Graduation Year


Document Type




Degree Granting Department

Electrical Engineering

Major Professor

Venkat R. Bhethanabotla, Ph.D.

Co-Major Professor

Paris H. Wiley, Ph.D.

Committee Member

Thomas Weller, Ph.D.

Committee Member

Babu Joseph, Ph.D.


Saw resoantor, Tobacco mosaic virus, Carbon nanotubes, Palladium, Adsorption


This thesis addresses the design and use of suitable nanomaterials and surface acoustic wave sensors for hydrogen detection and sensing.

Nanotechnology is aimed at design and synthesis of novel nanoscale materials. These materials could find uses in the design of optical, biomedical and electronic devices. One such example of a nanoscale biological system is a virus. Viruses have been given a lot of attention for assembly of nanoelectronic materials. The tobacco mosaic virus (TMV) used in this research represents an inexpensive and renewable biotemplate that can be easily functionalized for the synthesis of nanomaterials. Strains of this virus have been previously coated with metals, silica or semiconductor materials with potential applications in the assembly of nanostructures and nanoelectronic circuits. Carbon nanotubes are another set of well-characterized nanoscale materials which have been widely investigated to put their physical and chemical properties to use in design of transistors, gas sensors, hydrogen storage cells, etc. Palladium is a well-known material for detection of hydrogen. The processes of absorption and desorption are known to be reversible and are known to produce changes in density, elastic properties and conductivity of the film. Despite these advantages, palladium films are known to suffer from problems of peeling and cracking in hydrogen sensor applications. They are also required to be cycled for a few times with hydrogen before they give reproducible responses.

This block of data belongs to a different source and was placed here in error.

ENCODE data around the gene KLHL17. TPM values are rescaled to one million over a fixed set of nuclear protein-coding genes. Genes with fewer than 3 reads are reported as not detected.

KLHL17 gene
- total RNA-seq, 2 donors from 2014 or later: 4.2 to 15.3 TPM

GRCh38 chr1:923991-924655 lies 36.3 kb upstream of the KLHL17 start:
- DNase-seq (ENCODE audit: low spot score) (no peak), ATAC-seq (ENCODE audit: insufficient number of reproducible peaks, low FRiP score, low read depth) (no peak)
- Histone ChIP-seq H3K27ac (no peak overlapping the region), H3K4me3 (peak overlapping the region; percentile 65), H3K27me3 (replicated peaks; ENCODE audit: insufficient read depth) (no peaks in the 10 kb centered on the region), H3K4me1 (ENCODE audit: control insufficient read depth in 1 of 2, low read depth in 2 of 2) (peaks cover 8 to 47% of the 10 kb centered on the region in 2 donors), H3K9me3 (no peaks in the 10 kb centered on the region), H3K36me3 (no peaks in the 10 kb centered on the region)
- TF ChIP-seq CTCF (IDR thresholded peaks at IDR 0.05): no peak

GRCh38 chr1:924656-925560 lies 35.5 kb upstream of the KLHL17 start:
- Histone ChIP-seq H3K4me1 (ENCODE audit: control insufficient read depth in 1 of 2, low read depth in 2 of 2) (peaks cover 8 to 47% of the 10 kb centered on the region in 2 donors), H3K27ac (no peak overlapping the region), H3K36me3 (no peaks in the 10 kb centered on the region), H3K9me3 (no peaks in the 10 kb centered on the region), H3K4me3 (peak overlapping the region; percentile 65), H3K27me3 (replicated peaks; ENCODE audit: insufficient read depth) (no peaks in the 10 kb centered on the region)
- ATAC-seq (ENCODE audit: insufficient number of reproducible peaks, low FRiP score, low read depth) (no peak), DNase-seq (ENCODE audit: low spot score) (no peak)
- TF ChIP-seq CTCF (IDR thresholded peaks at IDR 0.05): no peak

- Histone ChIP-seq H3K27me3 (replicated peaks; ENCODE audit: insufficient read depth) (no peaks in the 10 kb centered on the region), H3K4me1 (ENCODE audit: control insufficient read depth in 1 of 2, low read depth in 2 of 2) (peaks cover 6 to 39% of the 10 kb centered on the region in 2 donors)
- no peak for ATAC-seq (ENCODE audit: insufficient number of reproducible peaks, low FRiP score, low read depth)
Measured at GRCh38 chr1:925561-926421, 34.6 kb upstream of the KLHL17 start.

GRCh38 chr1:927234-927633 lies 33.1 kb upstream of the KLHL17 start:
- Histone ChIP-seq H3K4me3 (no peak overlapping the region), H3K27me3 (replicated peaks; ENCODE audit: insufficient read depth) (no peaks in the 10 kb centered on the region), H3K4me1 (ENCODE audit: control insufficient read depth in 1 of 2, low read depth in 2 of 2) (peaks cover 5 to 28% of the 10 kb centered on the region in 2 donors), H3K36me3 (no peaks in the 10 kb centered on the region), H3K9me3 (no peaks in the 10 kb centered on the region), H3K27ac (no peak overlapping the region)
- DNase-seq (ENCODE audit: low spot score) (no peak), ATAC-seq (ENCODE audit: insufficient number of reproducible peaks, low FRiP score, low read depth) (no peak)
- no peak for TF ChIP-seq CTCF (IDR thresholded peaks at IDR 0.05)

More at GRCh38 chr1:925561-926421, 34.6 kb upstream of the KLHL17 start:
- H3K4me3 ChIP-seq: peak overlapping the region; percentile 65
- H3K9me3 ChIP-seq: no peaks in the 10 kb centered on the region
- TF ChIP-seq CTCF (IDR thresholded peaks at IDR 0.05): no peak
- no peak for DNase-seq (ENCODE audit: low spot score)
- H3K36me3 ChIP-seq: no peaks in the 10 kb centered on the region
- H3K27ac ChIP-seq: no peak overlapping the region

The work presented in this thesis, takes concepts from previous hydrogen sensing techniques and applies them to two nanoengineered particles (Pd coated TMV and Pd coated SWNTs) as SAW resonator sensing materials. Possible sensing enhancements to be gained by using these nanomaterial sensing layers are investigated. SAW resonators were coated with these two different nano-structured sensing layers (Pd-TMV and Pd-SWNT) which produced differently useful hydrogen sensor responses. The Pd-TMV coated resonator responded to hydrogen with nearly constant increases in frequency as compared to the Pd-SWNT coated device, which responded with concentration-dependent decreases in frequency of greater magnitude upon hydrogen exposure. The former behavior is more associated with acousto-electric phenomena in SAW devices and the later with mass loading. The 99% response times were 30-40 seconds for the Pd-TMV sensing layer and approximately 150 seconds for the Pd-SWNT layer. Both the films showed high robustness and reversibility at room temperature. When the Pd film was exposed to hydrogen it was observed that it produced decreases in frequency to hydrogen challenges, conforming to mass loading effect. It was also observed that the Pd film started degrading with repeated exposure to hydrogen, with shifts after each exposure going smaller and smaller.